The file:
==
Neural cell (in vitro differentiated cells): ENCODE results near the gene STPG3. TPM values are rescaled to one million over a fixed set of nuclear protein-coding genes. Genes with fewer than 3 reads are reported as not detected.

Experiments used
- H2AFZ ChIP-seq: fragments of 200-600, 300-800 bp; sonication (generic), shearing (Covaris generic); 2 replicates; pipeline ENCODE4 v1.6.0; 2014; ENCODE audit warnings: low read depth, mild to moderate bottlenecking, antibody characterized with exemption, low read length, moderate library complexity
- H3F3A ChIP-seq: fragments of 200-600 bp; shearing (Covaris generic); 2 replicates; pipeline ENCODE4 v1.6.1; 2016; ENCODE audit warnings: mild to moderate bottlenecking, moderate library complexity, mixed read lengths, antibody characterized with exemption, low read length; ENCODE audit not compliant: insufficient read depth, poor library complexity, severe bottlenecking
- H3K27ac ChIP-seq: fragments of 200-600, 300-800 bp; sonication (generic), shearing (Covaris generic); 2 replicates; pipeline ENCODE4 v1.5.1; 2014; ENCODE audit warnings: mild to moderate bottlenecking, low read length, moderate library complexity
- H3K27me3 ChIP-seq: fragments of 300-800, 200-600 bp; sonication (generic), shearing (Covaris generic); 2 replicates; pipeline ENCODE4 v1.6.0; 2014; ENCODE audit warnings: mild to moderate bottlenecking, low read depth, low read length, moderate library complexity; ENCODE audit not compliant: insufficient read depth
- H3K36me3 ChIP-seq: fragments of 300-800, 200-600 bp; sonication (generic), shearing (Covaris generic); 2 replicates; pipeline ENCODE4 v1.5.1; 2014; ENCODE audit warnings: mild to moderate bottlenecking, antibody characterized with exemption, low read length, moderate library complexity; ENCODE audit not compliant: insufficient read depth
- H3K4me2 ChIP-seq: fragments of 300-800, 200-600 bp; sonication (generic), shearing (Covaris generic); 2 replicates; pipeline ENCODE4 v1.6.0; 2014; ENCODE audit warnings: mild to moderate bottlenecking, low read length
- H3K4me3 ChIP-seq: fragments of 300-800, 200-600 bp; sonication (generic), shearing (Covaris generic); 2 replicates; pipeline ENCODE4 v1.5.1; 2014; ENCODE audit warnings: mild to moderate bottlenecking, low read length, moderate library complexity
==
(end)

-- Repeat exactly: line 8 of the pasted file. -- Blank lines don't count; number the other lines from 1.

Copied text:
- H3K4me2 ChIP-seq: fragments of 300-800, 200-600 bp; sonication (generic), shearing (Covaris generic); 2 replicates; pipeline ENCODE4 v1.6.0; 2014; ENCODE audit warnings: mild to moderate bottlenecking, low read length